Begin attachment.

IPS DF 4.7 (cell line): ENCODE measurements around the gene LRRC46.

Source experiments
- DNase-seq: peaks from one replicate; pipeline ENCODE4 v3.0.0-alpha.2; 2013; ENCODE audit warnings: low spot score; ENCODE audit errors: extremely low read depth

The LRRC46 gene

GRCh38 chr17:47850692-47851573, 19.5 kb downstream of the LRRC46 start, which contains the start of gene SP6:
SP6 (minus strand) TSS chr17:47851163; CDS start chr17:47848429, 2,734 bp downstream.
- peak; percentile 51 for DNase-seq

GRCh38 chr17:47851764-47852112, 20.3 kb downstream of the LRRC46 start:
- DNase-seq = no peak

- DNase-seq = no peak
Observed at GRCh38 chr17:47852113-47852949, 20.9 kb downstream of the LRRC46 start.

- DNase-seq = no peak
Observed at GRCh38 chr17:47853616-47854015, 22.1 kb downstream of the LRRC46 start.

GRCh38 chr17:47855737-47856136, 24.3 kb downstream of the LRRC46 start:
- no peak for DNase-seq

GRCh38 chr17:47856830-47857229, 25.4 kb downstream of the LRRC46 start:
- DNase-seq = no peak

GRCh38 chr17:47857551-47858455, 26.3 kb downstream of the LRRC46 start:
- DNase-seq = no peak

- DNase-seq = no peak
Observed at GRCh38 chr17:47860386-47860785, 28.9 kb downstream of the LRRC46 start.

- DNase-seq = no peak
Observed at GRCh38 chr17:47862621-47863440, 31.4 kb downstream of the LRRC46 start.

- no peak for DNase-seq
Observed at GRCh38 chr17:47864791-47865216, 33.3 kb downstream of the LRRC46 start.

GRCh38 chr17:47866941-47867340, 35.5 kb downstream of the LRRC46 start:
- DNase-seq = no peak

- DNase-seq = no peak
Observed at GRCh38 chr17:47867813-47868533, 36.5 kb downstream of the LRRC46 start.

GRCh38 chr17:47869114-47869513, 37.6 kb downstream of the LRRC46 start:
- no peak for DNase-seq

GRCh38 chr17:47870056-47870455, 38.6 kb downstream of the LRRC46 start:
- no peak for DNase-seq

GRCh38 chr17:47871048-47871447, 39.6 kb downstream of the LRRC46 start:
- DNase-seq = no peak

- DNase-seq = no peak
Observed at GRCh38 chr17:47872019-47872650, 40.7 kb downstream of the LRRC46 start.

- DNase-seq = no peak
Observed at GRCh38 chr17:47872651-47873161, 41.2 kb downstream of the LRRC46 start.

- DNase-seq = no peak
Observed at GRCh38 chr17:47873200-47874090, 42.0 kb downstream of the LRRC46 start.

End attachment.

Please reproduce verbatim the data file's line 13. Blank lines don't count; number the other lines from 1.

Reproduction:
Observed at GRCh38 chr17:47853616-47854015, 22.1 kb downstream of the LRRC46 start.